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Czechia Slowly Recognises Need to Tackle Digital Addictions



As young Czechs’ dependence on social media grows, the threat this poses has found its way onto the government’s radar. Yet in the absence of a nationwide strategy, it’s left mostly to experts to increase awareness and dispel misconceptions surrounding addictions in the digital age.

“Istarted working on youth digital addictions about 10 years ago, initially focusing on the educational value of video games,” Michaela Slussareff, an assistant professor in new media studies at Charles University and founder of the Slow Tech Institute, tells BIRN.

“Although this isn’t specific to the Czech Republic, I realised there was very little research done in this field. All the articles I read on the topic were largely negative, and as a soon-to-be mother, I was scared, probably like a lot of parents in the same situation,” she says.

Since then, Slussareff has devoted her time to researching how digital addictions work and promoting ways to use social media responsibly from the youngest age. Last year, she published Games, Networks, Porn: A Parent’s Guide to the Jungle of Digital Childhood and Adolescence to navigate the dangers, and enhance the benefits, of digital technologies.

Photo by Adem AY on Unsplash

Hooked on Meta

Czechs are on par with other European countries when it comes to internet penetration (used by 78 per cent of the population daily) and social media use (about 60 per cent of the population, and 95% per cent of 16-24 year olds).

But as the influence of Facebook, Instagram, TikTok and the like on our daily lives continues to grow, studies are highlighting how, for a growing number of young users, this dependence is becoming somewhat toxic.

According to the 2022 Health Behaviour in School-Aged Children (HBSC) study, an international WHO-led review conducted every four years, about 8 per cent of Czechs aged 11 to 15 years old could be addicted to social media, up from 5 per cent four years before.

Contrary to other online activities like gaming or pornography, girls are twice as likely to be classified as “problematic users” of social media compared to boys of the same age.

At the age of 16, about one-fourth of Czech students spend at least four hours on social media every day, and one-third may be considered at risk of addiction to networking sites.

Although data shows that the average screentime starts dropping around the age of 17-18, the National Monitoring Centre for Drugs and Addictions found that nearly 450,000 Czechs over 15 might fall into digital addictions in one form or another (social media, gaming, pornography, online shopping, etc.), including 18 per cent of the 15-24 age category.

“This is an ever-growing topic that is not only affecting children, but also adults,” states Michal Skerle from the Brno Prevention Centre of Podane ruce, a local NGO working in the field of digital addiction prevention and offering individual counselling.

While teenagers are not the only ones concerned, the stakes appear higher at a younger age, when unhealthy digital habits may form faster and have longer-lasting consequences.

Michaela Slussareff, an assistant professor in new media studies at Charles University and founder of the Slow Tech Institute. Photo: YouTube

Down the digital rabbit hole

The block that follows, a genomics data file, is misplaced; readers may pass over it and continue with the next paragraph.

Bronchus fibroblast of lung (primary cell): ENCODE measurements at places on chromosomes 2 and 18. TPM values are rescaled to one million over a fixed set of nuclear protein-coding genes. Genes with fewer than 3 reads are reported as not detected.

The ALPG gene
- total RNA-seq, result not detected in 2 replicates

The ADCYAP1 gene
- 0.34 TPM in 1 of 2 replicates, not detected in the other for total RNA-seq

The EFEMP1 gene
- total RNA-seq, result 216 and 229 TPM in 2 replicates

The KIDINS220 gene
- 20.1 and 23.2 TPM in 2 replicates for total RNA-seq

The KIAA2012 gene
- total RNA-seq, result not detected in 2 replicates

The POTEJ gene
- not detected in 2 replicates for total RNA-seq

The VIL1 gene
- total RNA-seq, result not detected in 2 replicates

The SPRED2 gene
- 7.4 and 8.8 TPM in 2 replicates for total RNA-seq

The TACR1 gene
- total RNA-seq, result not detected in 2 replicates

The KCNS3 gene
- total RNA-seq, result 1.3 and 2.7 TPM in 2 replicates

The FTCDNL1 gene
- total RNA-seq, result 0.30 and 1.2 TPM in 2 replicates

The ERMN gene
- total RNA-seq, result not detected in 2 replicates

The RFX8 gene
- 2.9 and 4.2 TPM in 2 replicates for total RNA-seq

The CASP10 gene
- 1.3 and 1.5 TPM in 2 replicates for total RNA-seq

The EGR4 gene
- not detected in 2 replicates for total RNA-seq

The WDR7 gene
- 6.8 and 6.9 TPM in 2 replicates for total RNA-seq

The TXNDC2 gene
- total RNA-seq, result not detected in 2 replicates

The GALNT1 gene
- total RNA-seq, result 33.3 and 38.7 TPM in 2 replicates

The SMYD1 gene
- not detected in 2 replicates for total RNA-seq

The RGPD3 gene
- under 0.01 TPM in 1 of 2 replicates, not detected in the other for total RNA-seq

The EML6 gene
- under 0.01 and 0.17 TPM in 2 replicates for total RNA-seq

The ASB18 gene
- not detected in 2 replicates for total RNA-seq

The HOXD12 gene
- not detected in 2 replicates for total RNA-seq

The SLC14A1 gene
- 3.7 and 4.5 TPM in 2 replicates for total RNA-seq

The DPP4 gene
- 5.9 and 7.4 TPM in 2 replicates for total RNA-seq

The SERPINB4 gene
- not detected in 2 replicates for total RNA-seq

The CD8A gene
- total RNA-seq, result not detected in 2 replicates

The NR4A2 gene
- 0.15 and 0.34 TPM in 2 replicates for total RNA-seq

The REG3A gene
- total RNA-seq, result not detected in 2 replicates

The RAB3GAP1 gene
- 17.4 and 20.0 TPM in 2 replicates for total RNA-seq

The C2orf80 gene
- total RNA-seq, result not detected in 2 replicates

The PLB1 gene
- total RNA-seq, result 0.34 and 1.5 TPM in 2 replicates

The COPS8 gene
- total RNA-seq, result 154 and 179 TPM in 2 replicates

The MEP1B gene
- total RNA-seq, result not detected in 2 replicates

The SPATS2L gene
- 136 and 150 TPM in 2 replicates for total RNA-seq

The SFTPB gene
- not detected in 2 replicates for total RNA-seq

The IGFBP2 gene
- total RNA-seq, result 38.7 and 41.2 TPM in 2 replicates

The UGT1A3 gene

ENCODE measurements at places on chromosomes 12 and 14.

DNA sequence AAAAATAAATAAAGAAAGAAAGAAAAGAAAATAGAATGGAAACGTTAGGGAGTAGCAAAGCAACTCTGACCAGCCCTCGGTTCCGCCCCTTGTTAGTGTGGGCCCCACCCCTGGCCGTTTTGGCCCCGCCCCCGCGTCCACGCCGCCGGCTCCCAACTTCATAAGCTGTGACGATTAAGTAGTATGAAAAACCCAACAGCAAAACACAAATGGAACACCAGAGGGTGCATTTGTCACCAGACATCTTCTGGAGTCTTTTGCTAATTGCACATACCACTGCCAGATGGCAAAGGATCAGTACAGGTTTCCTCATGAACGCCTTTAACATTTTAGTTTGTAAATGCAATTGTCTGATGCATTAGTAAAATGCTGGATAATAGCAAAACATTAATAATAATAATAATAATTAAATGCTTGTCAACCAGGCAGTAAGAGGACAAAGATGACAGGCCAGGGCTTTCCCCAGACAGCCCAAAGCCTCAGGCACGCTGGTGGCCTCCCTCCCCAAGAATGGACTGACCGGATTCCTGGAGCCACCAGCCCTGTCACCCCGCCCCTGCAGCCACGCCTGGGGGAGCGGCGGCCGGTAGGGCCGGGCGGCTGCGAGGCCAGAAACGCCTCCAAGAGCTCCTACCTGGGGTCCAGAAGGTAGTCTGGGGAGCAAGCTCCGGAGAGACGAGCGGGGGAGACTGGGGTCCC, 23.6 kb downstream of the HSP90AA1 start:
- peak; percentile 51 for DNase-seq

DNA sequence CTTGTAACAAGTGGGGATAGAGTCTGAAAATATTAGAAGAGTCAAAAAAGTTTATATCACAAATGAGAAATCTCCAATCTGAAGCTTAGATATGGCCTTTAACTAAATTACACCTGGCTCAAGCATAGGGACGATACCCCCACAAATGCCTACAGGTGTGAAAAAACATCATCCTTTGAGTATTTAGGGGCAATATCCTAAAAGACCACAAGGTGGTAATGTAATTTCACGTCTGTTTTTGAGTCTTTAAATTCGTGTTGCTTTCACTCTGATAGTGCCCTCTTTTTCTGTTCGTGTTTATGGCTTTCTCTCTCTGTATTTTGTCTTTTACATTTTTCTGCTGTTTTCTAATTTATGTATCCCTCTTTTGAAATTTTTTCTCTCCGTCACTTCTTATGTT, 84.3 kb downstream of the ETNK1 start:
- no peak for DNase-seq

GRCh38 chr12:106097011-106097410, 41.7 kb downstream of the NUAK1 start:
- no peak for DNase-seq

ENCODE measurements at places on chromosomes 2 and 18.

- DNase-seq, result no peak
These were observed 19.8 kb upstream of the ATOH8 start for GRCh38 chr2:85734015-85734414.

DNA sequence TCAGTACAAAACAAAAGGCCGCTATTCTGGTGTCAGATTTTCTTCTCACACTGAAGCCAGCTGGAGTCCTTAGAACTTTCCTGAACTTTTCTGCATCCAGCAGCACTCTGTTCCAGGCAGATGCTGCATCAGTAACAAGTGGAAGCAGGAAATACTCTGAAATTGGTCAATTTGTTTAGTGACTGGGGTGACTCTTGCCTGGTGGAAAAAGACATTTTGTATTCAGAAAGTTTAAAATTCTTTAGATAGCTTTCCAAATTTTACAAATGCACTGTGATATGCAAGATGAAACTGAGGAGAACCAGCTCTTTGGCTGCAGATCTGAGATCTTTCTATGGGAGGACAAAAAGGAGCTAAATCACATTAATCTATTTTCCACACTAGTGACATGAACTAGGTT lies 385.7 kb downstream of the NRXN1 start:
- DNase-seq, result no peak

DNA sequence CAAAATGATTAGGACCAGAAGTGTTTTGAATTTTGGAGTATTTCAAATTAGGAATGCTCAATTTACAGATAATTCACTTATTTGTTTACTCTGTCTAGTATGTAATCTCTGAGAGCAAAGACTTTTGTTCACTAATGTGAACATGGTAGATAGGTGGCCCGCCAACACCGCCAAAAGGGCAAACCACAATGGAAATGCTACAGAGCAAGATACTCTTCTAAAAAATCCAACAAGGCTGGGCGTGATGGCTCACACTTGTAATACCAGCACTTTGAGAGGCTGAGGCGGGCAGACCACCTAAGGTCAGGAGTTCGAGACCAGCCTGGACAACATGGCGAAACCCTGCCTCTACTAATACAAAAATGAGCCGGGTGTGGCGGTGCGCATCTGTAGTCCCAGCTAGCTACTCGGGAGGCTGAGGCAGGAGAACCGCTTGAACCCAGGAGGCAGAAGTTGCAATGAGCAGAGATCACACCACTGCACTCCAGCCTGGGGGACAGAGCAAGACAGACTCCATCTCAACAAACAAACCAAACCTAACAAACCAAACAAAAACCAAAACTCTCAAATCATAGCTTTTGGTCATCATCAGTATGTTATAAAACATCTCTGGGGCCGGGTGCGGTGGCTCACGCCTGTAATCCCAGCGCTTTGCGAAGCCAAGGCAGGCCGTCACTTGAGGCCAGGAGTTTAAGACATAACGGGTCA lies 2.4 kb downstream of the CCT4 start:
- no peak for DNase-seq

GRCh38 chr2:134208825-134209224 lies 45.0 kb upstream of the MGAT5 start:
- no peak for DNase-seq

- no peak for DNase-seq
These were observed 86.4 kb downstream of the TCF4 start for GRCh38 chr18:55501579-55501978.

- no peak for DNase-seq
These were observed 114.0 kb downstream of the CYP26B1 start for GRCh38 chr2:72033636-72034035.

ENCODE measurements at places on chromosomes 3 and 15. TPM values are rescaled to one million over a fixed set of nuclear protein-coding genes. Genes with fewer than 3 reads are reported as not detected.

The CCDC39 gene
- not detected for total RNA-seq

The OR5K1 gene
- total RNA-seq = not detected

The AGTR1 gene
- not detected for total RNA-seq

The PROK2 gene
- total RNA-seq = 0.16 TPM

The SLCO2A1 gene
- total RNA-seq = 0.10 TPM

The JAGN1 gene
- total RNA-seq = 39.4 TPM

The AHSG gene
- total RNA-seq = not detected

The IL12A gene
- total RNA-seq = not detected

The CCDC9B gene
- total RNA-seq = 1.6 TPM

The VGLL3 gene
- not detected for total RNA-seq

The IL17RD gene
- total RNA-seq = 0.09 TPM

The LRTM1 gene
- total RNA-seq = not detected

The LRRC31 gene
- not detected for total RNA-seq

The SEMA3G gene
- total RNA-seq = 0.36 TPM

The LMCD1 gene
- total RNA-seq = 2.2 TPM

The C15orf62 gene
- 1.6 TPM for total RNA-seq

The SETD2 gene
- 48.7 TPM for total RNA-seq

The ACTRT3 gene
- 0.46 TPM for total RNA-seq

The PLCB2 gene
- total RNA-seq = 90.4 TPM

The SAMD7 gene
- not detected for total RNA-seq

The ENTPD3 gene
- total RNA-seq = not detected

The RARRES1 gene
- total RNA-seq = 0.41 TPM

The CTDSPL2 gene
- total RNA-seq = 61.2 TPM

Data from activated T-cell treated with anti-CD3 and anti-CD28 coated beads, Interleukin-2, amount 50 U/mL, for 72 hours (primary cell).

Psychological studies have long linked overuse of social media to a string of negative outcomes, including irritability, compulsiveness, feelings of loneliness or the inability to deal with real-life social interactions.

“Problematic social media users neglect their hobbies or schoolwork, get in conflict with relatives and friends because of their social media use, lie about the amount of time they spend online, or feel miserable when not able to be on social media,” confirms Petr Badura, a data analyst for the HBSC study and researcher at Palacky University in Olomouc.

In the long term, he adds, spending an unhealthy amount of time on social media can also lead to elevated risks of depression, unhealthy eating habits and sleep patterns, low levels of physical activity, and higher odds of regular substance abuse.

“But links are bi-directional,” he cautions. “It’s difficult to know whether risks of depressions or bad relationships with one’s peers occur because of problematic social media use, or the other way around, if those risks lead to problematic social media use.”

“A big problem here is how social media algorithms work and their huge influence in amplifying our psychological state at any given time,” Slussareff points out. “Whenever we start feeling slightly depressed or sad, that’s when these algorithms start working at ‘their best’, trapping us in a negative spiral.”

Michal Miovsky, from the Addiction Clinic for Children and Youth at the General Teaching Hospital in Prague, told Czech Radio that the average age of ‘addicted children’ is approximately 13-15 years old, hinting at the crucial role played by parents and adults in setting rules and limits for their offspring from an early age.

But only a few, both at home and in schools, are equipped to properly assess whether their child or student’s use of social media should be a cause for concern.

“One problem which is specific for the Czech Republic and other former Eastern Bloc countries is a relatively poor system of school prevention,” Miovsky explains. “There is not enough counselling targeted at internet use and the use of other digital technologies.”

The government, however, has finally taken notice. Established in 1993 as the National Drug Commission focusing solely on illegal drugs, the Czech Government Council for Drug Policy Coordination saw its competencies grow over the years to include alcohol, gambling and, more recently, digital addictions such as online gaming, gambling and social media.

“Digital addictions are now incorporated into the government’s overall strategy, especially in the field of prevention, and were for the first time included in our annual report on addictions last year,” Lucia Kissova, director of the Drug Policy Department, tells BIRN.